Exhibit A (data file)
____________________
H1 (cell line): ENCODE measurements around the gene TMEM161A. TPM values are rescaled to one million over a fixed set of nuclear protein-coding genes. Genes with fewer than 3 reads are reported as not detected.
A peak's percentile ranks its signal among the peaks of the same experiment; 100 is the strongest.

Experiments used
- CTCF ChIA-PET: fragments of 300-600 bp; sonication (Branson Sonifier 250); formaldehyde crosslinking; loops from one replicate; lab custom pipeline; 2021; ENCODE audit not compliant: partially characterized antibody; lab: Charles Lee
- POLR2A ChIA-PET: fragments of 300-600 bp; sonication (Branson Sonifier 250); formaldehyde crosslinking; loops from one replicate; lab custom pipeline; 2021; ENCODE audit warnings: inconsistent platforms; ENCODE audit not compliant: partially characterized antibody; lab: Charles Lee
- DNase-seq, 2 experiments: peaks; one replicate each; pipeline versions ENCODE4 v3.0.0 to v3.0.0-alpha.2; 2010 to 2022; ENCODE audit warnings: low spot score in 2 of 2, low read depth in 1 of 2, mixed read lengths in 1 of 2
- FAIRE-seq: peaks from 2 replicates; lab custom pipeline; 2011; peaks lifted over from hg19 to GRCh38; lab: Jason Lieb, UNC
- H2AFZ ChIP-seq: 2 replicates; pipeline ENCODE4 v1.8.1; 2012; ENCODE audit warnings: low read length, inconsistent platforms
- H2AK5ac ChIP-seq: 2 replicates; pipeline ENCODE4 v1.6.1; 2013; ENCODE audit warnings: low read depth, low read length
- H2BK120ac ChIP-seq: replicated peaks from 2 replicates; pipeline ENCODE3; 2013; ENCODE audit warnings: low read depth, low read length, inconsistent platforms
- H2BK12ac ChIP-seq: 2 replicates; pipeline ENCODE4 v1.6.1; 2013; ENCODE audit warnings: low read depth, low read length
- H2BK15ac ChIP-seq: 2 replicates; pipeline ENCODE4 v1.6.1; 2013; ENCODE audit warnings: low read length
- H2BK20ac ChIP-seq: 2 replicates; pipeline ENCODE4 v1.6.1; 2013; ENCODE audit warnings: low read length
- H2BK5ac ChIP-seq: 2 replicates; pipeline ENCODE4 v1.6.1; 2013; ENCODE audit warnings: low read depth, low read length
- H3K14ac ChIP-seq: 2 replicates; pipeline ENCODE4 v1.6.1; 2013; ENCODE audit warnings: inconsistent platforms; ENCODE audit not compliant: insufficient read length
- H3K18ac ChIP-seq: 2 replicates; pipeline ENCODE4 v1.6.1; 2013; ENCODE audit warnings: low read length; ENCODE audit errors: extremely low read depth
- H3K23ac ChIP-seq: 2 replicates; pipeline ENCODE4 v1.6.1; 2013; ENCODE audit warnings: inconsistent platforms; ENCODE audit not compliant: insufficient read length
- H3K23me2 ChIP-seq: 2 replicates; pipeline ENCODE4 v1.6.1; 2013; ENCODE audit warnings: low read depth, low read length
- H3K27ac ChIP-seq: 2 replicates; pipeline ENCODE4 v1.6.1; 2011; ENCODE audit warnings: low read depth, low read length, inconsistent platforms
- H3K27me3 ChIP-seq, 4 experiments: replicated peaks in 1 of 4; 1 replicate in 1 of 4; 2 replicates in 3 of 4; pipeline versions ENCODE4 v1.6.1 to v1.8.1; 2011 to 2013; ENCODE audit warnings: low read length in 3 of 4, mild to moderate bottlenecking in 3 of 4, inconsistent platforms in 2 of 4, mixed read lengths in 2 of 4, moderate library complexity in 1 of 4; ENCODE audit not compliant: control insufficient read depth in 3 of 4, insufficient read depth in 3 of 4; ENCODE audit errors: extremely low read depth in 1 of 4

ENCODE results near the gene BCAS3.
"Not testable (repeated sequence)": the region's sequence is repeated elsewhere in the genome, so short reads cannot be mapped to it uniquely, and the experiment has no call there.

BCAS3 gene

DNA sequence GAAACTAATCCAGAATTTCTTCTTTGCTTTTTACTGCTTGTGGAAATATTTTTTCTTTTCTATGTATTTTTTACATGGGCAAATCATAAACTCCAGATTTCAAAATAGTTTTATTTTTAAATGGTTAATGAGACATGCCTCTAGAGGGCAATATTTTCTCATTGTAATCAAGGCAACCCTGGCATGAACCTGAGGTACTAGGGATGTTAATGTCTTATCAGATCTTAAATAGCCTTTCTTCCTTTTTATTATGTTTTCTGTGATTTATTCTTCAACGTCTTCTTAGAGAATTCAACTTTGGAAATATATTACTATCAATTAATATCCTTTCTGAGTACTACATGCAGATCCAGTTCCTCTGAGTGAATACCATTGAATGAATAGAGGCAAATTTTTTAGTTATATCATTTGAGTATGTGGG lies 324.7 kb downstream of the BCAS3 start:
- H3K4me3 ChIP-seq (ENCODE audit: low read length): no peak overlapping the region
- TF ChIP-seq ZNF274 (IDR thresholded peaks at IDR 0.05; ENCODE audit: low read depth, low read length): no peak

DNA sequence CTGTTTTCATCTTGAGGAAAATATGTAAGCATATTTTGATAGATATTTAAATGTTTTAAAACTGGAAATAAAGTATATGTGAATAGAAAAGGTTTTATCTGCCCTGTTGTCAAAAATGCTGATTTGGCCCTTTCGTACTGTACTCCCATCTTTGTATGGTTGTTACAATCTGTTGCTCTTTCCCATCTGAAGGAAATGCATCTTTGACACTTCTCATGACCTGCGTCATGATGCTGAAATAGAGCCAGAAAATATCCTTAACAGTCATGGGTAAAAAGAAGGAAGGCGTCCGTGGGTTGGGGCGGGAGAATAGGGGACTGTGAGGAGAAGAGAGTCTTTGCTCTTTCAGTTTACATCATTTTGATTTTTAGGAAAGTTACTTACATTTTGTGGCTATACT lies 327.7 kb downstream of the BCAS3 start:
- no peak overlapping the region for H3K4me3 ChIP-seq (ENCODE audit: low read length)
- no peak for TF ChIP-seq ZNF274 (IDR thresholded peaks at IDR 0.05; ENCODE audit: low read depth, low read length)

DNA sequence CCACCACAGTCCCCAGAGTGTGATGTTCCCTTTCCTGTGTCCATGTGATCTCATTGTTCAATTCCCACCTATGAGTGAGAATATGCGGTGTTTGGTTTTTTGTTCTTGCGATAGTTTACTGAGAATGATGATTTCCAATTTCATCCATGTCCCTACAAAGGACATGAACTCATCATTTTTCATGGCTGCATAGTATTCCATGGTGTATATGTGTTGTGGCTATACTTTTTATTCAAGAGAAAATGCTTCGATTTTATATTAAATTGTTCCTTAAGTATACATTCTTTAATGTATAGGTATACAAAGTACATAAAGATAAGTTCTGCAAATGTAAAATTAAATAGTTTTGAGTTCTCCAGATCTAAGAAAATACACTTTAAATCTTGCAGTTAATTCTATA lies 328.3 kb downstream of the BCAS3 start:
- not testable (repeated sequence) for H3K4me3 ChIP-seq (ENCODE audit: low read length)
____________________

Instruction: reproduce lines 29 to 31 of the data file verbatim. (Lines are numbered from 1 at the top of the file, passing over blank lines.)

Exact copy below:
- no peak for TF ChIP-seq ZNF274 (IDR thresholded peaks at IDR 0.05; ENCODE audit: low read depth, low read length)

DNA sequence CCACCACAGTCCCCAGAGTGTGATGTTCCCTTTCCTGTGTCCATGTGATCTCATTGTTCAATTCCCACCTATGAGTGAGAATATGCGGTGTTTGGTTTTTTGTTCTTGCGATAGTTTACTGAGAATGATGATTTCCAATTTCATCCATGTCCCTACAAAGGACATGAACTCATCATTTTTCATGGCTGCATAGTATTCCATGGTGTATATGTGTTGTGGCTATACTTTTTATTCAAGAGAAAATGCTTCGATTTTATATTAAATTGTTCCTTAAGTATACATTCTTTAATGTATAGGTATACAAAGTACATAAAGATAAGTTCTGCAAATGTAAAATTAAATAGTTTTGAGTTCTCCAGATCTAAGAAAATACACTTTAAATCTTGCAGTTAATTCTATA lies 328.3 kb downstream of the BCAS3 start:
- not testable (repeated sequence) for H3K4me3 ChIP-seq (ENCODE audit: low read length)